Sunday, April 04, 2004

Local school board continues to defy state law

Here in California, we have a local school board that continues to impose their Christian moral beliefs on their school district.
    A state senator called Friday for the takeover of the renegade Westminster School District after a majority of its trustees continued to refuse to adopt a state antidiscrimination law.

    Because of the stance by three trustees, the state has threatened to withhold money that funds programs for low-income, English-learning and primary-grade students, district administrators said Friday.

    The district stands to lose $7.8 million in state funds, district officials said Friday, significantly reducing their previous estimate of up to $40 million they believed was at stake.

    The adjustment came after California Supt. of Public Instruction Jack O'Connell spelled out possible punishment in a scathing letter to district trustees Thursday.

    The tempest was triggered in February when the three trustees refused to revise the district's discrimination complaint policy to adhere to a state law that allows students and staff to define their own gender, regardless of their biological sex.

    Trustees Judy Ahrens, Helena Rutkowski, and Blossie Marquez-Woodcock have said the law affronts their Christian beliefs.

    At a meeting Thursday night, the three trustees remained defiant in the face of overwhelming and angry opposition from parents, teachers, administrators and fellow board members, again refusing to comply with the law. The meeting was the board's last scheduled opportunity to reverse itself before an April 12 deadline set by the state.

    State Sen. Joe Dunn (D-Santa Ana), whose district includes part of the school district, said he has begun crafting legislation that would empower the state to take control of the district because of its failure to comply with the law.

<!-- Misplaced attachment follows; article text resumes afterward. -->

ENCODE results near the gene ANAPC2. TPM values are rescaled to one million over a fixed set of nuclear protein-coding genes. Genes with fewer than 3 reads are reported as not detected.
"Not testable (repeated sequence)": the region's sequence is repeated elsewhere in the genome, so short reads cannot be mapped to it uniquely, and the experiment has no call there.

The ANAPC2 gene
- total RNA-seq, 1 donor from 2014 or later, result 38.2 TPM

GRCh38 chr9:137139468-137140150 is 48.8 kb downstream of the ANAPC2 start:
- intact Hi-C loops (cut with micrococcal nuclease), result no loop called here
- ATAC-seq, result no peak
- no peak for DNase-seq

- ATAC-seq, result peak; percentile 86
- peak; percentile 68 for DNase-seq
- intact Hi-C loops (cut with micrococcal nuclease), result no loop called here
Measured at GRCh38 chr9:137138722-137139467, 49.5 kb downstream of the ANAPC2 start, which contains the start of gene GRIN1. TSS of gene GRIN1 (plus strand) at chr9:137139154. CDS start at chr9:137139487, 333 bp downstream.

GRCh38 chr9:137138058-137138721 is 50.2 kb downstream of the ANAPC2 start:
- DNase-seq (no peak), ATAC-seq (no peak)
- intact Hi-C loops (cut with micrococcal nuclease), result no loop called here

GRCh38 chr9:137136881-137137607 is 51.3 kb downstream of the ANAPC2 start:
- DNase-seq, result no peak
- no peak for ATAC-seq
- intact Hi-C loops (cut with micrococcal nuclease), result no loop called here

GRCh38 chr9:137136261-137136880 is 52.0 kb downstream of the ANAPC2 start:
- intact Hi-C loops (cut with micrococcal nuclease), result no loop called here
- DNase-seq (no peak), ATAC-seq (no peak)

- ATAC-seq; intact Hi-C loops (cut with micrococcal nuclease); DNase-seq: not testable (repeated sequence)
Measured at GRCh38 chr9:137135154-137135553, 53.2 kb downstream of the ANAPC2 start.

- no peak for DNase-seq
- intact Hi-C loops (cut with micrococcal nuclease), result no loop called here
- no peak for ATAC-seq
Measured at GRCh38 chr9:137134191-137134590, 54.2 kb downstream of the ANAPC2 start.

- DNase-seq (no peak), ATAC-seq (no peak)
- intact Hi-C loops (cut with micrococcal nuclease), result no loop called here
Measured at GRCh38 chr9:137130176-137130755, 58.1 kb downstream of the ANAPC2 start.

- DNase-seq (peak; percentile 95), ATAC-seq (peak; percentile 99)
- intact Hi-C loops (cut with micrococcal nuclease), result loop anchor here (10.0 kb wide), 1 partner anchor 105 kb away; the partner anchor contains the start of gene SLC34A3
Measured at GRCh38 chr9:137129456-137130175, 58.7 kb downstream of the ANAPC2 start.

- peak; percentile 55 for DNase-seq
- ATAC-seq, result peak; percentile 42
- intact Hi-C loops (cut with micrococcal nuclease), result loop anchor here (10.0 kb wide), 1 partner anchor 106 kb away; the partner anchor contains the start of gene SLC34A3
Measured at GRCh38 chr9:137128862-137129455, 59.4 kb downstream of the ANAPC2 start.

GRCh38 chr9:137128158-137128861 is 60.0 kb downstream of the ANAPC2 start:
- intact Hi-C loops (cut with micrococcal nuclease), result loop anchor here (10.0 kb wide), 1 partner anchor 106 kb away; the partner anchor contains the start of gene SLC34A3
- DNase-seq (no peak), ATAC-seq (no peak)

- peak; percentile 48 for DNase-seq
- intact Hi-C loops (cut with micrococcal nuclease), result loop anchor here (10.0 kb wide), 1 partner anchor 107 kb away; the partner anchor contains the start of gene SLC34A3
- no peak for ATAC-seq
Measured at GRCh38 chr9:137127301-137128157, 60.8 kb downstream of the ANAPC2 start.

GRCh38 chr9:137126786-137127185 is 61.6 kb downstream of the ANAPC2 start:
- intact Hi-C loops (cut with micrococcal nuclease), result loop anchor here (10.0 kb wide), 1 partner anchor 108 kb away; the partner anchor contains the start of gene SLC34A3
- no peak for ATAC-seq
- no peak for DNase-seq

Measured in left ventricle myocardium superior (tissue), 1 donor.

"If this board majority is not interested in acting in the interests of the kids by placing the district in economic jeopardy, then I believe the state needs to take it over," Dunn said. "I am not interested in [the trustees'] moral beliefs."

    Dunn said that unless Westminster reverses its stance, he will present legislation next week as an amendment to an existing bill and push for urgent consideration. It would then require a two-thirds vote for passage, but Dunn is confident he'll find the support.

    The state can assume control of a district only if it is in severe financial straits. Dunn said his proposed law would allow a takeover for simply defying state law or lower the financial threshold for a takeover.

    Dunn said the bill could move through the Legislature within a month.

    "They can go ahead and have their moral debate," Dunn said of the trustees, "but they are not going to have it at the expense of these kids."

    O'Connell, the state's highest-ranking education official, said the Westminster district threatened to set a dangerous precedent by refusing to obey the law. "We cannot allow school districts to pick and choose which laws they want to uphold," O'Connell said Friday. "They need to know that I will not allow this to go on."

    Ahrens said she had "confidence that we will come up with something that will be sufficient to Jack O'Connell before the deadline," but offered no details. Rutkowski and Marquez-Woodcock did not return calls for comment.
I've already heard local radio providing inflammatory remarks about protecting kids from 'flamboyant transsexuals'. Very distracting. The issue is about upholding a state law which protects children and staff from discrimination in public school.